Hoping for the Best with the Internet Sales Tax
Last year Show-Me Institute writers discussed the possibility of Missouri imposing a new tax for online purchases, but there was no action taken on the issue during the 2019 legislative session. However, it’s likely the “Internet sales tax” discussion will come up in the 2020 legislative session, so this is what you should know about the issue.
In the June 2018 South Dakota vs Wayfair decision, the U.S. Supreme Court overturned what was essentially a “physical presence” rule for requiring a seller to collect a sales tax in the United States. That means states can now impose a sales tax collection responsibility on internet retailers even if they don’t have property or employees in the state.
Some assume large companies will be most affected by this change, but many big companies have a physical presence in the states they do business, so they already collect and remit sales taxes. For example, Amazon has a warehouse in Missouri and collects taxes on its sales in the state accordingly. This means that those likely to be most affected by a new collection responsibility are smaller Internet retailers based outside of Missouri.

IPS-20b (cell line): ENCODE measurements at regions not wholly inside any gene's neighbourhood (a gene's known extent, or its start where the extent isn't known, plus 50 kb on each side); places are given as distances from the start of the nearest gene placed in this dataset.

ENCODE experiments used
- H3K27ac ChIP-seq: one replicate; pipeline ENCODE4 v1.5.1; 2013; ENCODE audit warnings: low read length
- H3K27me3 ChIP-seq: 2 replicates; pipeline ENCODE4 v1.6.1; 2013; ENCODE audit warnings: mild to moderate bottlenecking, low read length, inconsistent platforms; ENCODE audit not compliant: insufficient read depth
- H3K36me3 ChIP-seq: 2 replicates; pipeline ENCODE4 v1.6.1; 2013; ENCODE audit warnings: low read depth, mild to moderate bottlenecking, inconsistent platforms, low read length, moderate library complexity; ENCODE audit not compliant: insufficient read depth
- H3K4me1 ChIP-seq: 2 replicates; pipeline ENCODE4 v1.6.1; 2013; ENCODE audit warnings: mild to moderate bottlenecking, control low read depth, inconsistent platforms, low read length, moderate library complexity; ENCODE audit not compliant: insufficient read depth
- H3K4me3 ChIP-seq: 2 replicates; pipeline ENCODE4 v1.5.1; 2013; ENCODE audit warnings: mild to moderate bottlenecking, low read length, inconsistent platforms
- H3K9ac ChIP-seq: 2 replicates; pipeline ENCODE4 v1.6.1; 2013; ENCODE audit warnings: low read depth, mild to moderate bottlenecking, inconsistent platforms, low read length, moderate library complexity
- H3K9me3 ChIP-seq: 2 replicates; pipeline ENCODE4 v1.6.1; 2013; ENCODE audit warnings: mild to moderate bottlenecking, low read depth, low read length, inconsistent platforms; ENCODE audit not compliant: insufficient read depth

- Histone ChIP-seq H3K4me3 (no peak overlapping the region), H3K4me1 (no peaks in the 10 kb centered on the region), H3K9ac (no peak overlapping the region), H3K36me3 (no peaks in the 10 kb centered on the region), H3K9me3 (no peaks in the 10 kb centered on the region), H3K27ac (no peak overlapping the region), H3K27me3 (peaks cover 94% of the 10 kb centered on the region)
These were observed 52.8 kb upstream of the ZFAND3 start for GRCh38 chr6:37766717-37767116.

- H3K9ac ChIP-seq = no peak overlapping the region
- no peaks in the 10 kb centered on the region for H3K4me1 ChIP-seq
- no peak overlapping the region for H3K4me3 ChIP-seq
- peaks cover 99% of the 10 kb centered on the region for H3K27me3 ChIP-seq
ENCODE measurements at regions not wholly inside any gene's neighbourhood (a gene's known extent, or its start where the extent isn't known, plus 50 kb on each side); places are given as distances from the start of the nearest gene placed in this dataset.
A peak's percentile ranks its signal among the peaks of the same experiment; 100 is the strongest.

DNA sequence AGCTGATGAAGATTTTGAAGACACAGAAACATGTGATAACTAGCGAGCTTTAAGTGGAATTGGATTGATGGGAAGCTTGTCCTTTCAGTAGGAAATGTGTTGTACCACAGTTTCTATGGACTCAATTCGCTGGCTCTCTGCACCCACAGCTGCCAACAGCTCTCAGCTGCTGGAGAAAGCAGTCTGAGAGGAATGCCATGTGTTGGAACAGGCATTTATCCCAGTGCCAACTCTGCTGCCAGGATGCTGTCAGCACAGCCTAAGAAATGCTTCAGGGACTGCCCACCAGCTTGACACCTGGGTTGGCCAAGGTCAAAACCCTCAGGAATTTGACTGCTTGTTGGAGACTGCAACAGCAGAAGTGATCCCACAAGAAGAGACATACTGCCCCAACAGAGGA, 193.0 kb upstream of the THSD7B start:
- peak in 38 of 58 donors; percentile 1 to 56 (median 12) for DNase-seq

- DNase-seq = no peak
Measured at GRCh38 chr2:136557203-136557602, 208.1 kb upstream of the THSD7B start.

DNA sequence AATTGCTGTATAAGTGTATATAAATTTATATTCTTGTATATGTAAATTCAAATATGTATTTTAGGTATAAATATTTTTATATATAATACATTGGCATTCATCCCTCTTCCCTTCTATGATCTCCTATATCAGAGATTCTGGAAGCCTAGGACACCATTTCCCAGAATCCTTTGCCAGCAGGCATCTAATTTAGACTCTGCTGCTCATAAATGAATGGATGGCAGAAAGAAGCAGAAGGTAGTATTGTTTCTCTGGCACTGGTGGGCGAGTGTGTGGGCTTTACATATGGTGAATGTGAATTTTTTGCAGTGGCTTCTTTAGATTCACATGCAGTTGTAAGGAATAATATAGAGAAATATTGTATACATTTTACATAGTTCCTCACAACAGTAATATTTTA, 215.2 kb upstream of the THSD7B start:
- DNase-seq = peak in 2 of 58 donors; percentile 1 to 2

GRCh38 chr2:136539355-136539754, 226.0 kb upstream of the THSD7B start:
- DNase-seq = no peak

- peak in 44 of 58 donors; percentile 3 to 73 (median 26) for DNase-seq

In the Wayfair majority opinion, Justice Kennedy claimed the physical presence rule “has prevented market participants from competing on an even playing field.” This may be true, but policymakers should consider how a tax increase could affect Missourians. Internet sales taxes aren’t paid by retailers; they’ll be paid by Missouri taxpayers. The costs of “evening the playing field” through tax policy have to be paid by someone, and it’s almost always consumers that have to pick up the bill. This could add to an already-high sales tax burden for Missourians.
A bill introduced last year that would have implemented an Internet sales tax made some progress in the legislature, but the legislative session ended before any real action could be taken. It’s a good bet that this issue will come up again in 2020. Missourians interested in tax policy should monitor the debate closely, as a new law implementing an Internet sales tax could have big ramifications for our state.